Old-time music lives again through the Orpheus Supertones
From left: Kellie Allen (guitar, vocals), Clare Milliner (fiddle, vocals), Pete Peterson (banjo, guitar, vocals) Walt Koken (fiddle, banjo, & vocals), and Hilary Dirlam (bass).
By John Chambless
The high, mournful cry of a fiddle has been a constant in American music since before there was an America. Passed from musician to musician, songs that were rooted in the hardships of rural life were either handed down through the generations, or they were lost.
Clare Milliner and Walt Koken have spent their lives playing the old-time music that predates bluegrass, and their dedication paid off with the 2011 publication of “The Milliner-Koken Collection of American Fiddle Tunes,” a mammoth 888-page book that captures the exact notes of 1,404 fiddle tunes, so that future generations can open it up and breathe new life into tunes such as “Sallie's Got Mud Between Her Toes,” “Peacock Rag” or “Possum on the Rail.”
Milliner and Koken, who live in Avondale, are the heart of the Orpheus Supertones, a five-member band that will perform at the Kennett Flash on Feb. 15. They're joined by Kellie Allen and Pete Peterson, who play guitar and banjo, respectively. Peterson playes a Supertone banjo. Koken plays an Orpheum, which led to the name of the band. Hilary Dirlam, whose musical career began in the 1960s, plays stand-up bass.
“Old-time music is for dancing and its songs are for lifting us above our burdens,” Koken writes on the Mudthumper.com website. “Our music gives relief from the everyday burdens of modern life, and an insight into a simpler time, with a glimmer of hope for us all.”
The seemingly limitless repertoire of songs shared among the five band members is a rich legacy, but the countless number of songs that are lost – faded away because no one wrote them down or recorded them – is a constant reminder to Milliner and Koken that a large part of American music will never be heard again.
Mudthumper Music is an independent CD label formed in the 1990s when Koken began producing recordings of his solo banjo playing. The name originated from a band in which Walt had played in the 1960s in Ithaca, N.Y., called the Busted Toe Mudthumpers. Through the website, fans of old-time music can buy CDs of the Orpheus Supertones playing slow laments of loves and lives lost, or high-spirited dance tunes that have been filling dance floors for generations.
Old-time music works its magic whether it's being played by a solitary fiddler, or a band that locks into a groove and doesn't let go. The interlaced, intricate music arose from generations of musicians learning the songs from others and then changing the tunes to suit their own playing abilities. If they relied on their memories, sometimes the lyrics changed, or the songs got shorter or longer. In their book, Milliner and Koken had to get as close as possible to what the original songs sounded like. In most cases, that quest was a difficult one.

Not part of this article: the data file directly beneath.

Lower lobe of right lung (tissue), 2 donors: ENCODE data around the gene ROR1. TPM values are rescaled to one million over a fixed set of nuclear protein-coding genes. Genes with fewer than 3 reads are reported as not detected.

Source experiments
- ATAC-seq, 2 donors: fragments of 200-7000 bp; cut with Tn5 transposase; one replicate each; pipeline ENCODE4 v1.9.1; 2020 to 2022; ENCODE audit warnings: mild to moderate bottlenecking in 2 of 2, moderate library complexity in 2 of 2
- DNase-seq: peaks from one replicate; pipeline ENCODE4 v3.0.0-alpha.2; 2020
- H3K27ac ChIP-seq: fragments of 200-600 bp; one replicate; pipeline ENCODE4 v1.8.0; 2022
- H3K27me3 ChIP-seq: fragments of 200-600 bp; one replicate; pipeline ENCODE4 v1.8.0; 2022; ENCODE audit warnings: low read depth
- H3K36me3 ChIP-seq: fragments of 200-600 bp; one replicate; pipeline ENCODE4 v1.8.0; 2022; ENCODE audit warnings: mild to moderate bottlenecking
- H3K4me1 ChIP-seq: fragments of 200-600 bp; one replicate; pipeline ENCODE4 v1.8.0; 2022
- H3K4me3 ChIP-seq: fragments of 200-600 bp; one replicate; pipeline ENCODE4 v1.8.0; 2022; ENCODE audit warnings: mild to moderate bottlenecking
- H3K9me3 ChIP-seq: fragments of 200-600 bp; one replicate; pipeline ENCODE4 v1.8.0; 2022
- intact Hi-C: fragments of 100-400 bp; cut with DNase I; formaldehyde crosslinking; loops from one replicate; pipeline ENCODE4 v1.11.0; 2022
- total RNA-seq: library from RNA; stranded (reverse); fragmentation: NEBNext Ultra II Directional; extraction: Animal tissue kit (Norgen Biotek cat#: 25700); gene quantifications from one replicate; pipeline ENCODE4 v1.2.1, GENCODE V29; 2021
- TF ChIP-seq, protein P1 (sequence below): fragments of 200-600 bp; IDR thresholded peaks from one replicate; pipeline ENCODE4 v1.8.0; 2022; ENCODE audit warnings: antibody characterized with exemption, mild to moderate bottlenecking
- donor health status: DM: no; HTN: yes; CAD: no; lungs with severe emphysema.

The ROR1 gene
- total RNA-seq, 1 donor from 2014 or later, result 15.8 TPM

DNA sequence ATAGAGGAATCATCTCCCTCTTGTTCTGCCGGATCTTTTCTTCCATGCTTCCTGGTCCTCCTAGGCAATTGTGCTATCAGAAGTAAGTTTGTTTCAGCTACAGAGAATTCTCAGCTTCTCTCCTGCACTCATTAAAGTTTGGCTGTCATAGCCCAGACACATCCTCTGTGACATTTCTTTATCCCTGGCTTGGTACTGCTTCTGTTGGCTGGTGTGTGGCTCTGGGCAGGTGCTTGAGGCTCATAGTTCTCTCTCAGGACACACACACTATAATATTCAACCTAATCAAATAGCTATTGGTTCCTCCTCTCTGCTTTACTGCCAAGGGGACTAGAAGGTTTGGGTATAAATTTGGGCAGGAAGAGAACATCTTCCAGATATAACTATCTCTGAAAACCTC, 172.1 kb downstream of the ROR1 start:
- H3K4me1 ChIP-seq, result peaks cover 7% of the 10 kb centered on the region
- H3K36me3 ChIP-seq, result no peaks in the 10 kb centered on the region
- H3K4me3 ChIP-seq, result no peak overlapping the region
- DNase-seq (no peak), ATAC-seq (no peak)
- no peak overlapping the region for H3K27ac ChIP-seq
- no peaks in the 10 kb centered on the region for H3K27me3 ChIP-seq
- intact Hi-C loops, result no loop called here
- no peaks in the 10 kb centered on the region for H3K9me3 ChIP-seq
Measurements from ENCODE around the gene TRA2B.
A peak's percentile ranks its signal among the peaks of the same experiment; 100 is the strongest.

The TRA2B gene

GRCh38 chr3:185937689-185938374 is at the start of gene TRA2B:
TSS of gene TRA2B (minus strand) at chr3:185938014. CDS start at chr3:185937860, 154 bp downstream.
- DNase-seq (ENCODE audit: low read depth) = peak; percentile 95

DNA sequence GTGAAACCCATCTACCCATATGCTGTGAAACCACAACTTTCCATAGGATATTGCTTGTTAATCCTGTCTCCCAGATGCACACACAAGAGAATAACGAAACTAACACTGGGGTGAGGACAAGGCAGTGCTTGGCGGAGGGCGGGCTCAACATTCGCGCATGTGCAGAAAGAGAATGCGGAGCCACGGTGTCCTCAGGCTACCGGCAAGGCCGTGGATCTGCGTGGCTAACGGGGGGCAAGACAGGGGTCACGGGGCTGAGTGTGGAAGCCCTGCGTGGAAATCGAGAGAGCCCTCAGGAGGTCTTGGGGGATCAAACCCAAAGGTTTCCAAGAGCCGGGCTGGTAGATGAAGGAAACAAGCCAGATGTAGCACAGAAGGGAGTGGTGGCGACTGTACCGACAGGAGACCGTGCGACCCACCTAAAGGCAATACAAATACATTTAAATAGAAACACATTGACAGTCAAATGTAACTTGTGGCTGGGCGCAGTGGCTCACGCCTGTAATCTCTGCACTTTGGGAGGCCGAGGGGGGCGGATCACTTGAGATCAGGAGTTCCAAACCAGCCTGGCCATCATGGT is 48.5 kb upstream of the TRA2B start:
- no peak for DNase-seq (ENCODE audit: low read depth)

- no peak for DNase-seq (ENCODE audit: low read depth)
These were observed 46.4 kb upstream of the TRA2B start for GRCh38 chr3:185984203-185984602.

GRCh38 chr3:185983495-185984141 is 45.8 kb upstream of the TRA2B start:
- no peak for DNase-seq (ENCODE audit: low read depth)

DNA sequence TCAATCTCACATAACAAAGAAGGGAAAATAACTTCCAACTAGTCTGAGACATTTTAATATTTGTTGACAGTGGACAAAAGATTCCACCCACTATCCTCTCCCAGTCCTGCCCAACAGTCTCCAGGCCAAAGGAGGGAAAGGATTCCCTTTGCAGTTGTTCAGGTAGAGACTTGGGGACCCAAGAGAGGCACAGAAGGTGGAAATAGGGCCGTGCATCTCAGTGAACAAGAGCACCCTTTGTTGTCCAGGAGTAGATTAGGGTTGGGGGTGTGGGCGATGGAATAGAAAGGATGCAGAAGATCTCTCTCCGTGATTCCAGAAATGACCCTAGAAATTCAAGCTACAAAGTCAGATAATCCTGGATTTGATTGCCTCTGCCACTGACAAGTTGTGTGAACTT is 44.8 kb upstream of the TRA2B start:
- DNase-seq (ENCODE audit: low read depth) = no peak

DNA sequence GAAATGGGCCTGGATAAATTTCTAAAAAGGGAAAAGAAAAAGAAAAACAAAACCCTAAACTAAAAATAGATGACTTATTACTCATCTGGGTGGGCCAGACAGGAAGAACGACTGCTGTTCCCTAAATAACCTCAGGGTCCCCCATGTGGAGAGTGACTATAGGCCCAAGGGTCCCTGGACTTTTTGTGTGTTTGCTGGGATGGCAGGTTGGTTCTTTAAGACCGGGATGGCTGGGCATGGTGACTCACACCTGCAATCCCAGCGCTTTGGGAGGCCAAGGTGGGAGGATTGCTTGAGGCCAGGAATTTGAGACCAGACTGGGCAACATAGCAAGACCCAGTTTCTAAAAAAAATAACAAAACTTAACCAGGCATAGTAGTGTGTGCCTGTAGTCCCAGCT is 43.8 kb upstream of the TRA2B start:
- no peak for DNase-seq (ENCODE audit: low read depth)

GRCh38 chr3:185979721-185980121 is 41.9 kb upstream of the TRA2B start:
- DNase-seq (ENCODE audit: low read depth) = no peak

“The book is a snapshot of what music was like in our history before radio and bluegrass,” Milliner said. “Music changes over time. It changes with our culture as musicians put modern inflections on the tunes. We wanted to capture the past before the style, nuances and flavors of the old-time musicians fade away.”
In concert, the Orpheus Supertones are a relentless force, and their decades of musical experience shine through. A review in The Eureka Times Standard said, "The band displays a familiarity that draws the audience in right off the bat. … Don't be fooled by the just-folks, easy demeanor. These people are take-no-prisoner, downright hot musicians."
The Orpheus Supertones have produced three CDs, all on the Mudthumper label. They are six-time prize winners in the prestigious traditional string band competition at the Appalachian String Band Festival, and have won numerous prizes at other old-time music contests. Individual members have won ribbons in fiddle, banjo, bass playing, and vocals. Each band member is also a seasoned teacher, offering workshops in old-time fiddle, banjo, guitar, upright bass, singing, vocal harmony styles, fiddle/banjo duets, band arrangements and the work of particular old-time sources.
True to the folk roots of their music, the Orpheus Supertones play without pretense or fancy equipment, as if they were gathering for a barn dance at a neighbor's farm. Their concerts take the audience back to a time when a community shared its joys and sorrows the same way – by dancing.
The Orpheus Supertones will perform at the Kennett Flash on Feb. 15 at 8 p.m. Opening the show will be the folk duo Attractive Nuisance. Tickets are $15 in advance and $19 at the door. Visit www.kennettflash.com.
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